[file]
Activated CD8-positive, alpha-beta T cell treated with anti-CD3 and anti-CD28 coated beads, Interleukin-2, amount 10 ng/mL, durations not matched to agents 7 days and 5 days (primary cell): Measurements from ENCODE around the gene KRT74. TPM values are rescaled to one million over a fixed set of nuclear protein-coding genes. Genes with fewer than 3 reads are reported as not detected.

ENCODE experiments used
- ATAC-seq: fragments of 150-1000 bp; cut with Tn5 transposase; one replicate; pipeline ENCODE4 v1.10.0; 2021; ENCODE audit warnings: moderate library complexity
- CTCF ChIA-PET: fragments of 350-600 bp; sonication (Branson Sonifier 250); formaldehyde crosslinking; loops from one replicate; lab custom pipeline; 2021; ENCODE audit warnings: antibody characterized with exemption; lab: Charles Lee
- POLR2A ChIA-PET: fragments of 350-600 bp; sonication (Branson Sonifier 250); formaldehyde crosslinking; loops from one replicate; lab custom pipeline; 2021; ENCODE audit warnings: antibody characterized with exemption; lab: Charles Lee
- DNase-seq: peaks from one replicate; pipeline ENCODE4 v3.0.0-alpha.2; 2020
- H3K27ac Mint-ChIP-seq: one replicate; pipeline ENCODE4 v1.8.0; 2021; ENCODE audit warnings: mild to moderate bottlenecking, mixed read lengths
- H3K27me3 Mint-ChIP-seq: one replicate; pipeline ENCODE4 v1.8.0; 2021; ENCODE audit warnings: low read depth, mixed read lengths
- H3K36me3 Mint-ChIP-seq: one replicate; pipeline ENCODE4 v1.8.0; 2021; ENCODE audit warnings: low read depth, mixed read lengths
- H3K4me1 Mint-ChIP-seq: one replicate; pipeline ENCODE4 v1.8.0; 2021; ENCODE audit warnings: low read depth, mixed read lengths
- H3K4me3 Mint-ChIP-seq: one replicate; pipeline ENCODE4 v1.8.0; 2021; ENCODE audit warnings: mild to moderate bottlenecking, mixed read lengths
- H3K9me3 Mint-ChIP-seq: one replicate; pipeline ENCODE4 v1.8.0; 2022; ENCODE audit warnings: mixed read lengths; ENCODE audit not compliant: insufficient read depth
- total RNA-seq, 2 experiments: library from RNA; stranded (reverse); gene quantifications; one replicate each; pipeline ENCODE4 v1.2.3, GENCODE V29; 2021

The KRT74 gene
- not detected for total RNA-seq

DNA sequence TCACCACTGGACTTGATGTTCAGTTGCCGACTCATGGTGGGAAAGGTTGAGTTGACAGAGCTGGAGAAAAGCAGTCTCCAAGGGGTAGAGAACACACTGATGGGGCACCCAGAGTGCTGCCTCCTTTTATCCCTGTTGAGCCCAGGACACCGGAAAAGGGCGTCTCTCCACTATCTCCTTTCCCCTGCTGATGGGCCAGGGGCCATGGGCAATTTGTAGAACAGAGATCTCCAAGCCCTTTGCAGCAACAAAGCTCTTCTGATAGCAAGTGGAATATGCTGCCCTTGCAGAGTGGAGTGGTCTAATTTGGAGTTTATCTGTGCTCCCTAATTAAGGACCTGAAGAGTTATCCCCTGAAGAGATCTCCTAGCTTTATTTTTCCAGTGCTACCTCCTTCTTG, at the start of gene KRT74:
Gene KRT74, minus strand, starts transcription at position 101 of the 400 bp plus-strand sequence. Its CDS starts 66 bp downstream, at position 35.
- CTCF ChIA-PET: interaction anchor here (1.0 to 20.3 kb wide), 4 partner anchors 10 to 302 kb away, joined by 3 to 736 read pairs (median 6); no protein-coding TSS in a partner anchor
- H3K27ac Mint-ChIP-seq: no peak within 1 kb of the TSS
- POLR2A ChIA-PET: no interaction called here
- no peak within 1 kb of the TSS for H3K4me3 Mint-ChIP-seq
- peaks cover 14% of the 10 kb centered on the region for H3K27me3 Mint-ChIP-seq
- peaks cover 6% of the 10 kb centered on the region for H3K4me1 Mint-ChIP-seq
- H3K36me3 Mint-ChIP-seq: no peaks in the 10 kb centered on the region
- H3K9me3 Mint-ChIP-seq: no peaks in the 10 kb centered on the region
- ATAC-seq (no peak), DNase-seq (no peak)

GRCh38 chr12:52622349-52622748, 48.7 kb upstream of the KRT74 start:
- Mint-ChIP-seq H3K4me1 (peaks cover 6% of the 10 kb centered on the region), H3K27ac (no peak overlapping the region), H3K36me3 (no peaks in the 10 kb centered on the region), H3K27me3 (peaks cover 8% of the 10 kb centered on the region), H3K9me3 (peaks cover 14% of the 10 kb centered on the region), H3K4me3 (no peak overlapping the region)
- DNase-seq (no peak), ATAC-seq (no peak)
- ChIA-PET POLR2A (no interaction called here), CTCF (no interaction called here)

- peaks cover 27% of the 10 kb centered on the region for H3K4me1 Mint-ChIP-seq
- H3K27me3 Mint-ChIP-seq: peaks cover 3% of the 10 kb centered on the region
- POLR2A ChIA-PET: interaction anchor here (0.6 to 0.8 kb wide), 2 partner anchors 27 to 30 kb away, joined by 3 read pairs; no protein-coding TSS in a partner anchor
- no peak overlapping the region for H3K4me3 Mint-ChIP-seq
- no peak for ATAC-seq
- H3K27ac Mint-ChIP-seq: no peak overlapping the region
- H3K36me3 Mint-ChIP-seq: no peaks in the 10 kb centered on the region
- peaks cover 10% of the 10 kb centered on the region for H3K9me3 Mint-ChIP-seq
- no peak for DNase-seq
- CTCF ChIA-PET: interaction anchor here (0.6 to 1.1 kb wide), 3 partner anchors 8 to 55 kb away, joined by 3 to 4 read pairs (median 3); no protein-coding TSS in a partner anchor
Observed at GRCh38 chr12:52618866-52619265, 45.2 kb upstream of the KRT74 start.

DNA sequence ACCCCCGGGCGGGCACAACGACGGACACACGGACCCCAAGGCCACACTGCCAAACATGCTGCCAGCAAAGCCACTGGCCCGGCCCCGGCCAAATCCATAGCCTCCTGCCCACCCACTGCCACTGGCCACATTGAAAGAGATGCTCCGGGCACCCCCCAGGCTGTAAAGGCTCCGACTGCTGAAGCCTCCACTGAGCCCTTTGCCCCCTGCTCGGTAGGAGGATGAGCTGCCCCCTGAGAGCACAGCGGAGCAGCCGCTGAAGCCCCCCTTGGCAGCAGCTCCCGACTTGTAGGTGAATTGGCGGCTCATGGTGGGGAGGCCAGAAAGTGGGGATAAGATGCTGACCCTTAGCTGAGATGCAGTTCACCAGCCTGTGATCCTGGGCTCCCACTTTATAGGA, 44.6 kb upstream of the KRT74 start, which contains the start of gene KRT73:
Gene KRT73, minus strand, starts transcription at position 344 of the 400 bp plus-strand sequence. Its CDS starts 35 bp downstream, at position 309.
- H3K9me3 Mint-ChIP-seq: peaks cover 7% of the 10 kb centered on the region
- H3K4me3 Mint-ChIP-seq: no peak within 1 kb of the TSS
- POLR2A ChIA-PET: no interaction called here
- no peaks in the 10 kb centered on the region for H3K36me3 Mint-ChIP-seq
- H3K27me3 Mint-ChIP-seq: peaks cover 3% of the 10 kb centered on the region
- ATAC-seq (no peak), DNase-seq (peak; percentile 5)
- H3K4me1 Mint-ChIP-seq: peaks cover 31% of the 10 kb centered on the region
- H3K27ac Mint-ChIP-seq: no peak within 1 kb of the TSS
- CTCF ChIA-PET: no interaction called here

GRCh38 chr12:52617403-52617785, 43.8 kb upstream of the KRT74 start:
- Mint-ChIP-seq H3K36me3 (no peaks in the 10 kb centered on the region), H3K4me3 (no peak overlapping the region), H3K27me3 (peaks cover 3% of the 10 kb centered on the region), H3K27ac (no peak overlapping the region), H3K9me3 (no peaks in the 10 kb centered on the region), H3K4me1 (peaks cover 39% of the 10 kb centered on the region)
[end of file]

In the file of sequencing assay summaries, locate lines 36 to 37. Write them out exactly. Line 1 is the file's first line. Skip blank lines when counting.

- H3K27ac Mint-ChIP-seq: no peak overlapping the region
- H3K36me3 Mint-ChIP-seq: no peaks in the 10 kb centered on the region